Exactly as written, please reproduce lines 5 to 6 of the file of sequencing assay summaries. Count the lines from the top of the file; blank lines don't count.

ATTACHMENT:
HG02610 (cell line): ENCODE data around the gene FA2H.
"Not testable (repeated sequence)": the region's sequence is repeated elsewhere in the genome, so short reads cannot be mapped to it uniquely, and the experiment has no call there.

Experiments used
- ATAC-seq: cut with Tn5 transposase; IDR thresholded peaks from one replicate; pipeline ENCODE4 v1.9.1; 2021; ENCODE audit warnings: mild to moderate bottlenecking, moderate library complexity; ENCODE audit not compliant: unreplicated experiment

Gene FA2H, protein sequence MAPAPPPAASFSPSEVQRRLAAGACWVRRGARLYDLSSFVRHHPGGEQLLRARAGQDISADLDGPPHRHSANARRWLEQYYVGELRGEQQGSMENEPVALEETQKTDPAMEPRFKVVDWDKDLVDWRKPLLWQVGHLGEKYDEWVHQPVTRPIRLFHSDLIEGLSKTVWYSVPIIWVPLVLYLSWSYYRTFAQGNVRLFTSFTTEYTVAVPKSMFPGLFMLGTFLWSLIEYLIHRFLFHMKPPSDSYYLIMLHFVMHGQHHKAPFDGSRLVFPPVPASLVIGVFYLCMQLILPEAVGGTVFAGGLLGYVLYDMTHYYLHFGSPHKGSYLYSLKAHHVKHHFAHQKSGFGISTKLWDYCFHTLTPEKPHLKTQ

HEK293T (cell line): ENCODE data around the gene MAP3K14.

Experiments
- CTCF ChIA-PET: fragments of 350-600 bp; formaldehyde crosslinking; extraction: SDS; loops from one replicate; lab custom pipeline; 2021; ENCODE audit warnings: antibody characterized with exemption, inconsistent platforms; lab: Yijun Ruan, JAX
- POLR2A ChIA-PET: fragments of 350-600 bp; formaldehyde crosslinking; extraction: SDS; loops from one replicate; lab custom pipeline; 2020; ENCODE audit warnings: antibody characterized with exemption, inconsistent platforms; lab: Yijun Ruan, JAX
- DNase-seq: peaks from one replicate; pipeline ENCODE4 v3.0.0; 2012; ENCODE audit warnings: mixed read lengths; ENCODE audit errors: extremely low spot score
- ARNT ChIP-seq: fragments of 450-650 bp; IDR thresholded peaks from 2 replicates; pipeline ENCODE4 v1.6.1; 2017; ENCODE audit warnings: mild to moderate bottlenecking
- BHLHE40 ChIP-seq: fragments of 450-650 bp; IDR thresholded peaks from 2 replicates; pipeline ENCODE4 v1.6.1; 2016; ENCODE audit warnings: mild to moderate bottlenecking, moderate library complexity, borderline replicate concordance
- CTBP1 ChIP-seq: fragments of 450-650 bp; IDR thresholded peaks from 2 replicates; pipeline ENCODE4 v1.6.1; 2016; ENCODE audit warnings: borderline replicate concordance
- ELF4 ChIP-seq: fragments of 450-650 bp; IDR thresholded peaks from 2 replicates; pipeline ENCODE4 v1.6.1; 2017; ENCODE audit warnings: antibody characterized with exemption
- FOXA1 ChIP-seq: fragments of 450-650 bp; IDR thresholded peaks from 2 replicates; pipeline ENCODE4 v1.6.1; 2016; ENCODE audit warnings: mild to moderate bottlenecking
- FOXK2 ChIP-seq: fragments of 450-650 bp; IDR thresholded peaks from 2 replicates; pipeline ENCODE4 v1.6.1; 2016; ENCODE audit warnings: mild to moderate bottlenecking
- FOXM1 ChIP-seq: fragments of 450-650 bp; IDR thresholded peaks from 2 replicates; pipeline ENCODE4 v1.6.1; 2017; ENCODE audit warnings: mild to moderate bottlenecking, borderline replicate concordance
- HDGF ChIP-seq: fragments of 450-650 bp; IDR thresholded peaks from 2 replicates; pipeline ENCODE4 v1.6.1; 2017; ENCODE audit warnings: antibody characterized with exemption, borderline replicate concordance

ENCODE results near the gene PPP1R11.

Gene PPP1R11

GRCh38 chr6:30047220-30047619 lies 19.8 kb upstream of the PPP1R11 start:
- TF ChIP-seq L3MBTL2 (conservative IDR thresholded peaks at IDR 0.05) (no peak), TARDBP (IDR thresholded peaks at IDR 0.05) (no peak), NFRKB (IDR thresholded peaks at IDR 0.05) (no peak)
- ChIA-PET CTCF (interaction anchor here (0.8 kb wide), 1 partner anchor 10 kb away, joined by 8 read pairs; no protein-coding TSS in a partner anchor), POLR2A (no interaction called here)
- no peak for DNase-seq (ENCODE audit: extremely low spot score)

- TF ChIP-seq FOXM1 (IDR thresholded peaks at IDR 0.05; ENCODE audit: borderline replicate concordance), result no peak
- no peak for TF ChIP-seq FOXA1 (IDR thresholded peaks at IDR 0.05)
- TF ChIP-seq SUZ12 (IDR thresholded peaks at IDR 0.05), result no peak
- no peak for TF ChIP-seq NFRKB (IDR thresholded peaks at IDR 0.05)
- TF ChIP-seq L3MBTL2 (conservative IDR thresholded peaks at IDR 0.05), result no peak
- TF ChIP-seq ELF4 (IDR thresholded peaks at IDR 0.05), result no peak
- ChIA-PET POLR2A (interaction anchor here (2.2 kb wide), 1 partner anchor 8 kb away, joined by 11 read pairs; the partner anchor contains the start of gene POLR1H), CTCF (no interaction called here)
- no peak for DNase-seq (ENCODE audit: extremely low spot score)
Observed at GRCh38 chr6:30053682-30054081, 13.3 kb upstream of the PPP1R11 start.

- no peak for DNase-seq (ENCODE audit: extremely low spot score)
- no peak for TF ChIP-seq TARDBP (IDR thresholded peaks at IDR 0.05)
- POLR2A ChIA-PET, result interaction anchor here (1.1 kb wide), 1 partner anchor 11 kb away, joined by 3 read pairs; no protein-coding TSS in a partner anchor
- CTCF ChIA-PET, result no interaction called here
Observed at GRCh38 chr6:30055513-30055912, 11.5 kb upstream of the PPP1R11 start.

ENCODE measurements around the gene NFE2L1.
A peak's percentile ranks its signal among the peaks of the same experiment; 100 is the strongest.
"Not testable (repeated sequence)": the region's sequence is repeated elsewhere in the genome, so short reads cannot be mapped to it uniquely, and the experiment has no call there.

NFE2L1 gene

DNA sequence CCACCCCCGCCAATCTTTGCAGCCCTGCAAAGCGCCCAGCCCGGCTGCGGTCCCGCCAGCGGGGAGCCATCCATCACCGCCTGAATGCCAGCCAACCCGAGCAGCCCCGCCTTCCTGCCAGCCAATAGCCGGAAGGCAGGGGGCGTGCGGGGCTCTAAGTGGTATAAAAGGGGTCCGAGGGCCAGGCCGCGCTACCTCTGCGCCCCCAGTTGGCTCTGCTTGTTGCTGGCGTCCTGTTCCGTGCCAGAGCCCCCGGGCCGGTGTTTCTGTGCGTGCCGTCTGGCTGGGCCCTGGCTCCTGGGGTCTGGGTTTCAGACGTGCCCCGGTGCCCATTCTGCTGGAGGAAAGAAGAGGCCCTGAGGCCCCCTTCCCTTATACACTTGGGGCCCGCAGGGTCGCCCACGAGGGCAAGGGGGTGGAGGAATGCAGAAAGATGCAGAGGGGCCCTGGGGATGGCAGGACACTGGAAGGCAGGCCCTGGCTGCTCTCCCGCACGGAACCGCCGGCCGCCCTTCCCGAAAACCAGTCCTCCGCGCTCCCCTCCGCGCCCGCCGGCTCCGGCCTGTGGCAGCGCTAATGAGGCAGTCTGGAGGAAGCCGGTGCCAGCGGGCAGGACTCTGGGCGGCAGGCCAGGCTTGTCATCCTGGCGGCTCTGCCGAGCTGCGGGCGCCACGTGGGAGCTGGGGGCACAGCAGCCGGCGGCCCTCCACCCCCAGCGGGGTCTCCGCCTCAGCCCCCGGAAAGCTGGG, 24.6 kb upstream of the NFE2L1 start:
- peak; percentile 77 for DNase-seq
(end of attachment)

Gene FA2H, protein sequence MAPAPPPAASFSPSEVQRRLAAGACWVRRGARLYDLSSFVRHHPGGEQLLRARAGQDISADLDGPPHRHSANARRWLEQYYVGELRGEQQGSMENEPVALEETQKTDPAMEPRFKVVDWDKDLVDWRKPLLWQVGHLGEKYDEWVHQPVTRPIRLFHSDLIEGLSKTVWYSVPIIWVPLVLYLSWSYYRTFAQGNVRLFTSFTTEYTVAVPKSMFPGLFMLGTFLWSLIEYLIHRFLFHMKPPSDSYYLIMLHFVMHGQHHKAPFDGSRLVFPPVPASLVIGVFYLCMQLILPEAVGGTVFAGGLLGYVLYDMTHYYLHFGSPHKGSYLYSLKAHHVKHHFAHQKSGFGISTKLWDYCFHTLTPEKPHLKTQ

HEK293T (cell line): ENCODE data around the gene MAP3K14.